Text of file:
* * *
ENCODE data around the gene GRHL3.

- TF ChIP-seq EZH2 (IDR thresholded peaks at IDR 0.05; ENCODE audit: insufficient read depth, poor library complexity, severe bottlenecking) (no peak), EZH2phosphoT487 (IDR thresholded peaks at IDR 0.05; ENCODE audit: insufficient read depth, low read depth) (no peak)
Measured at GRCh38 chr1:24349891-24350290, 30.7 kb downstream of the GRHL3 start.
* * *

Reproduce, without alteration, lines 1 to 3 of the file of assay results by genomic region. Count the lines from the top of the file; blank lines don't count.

ENCODE data around the gene GRHL3.

- TF ChIP-seq EZH2 (IDR thresholded peaks at IDR 0.05; ENCODE audit: insufficient read depth, poor library complexity, severe bottlenecking) (no peak), EZH2phosphoT487 (IDR thresholded peaks at IDR 0.05; ENCODE audit: insufficient read depth, low read depth) (no peak)
Measured at GRCh38 chr1:24349891-24350290, 30.7 kb downstream of the GRHL3 start.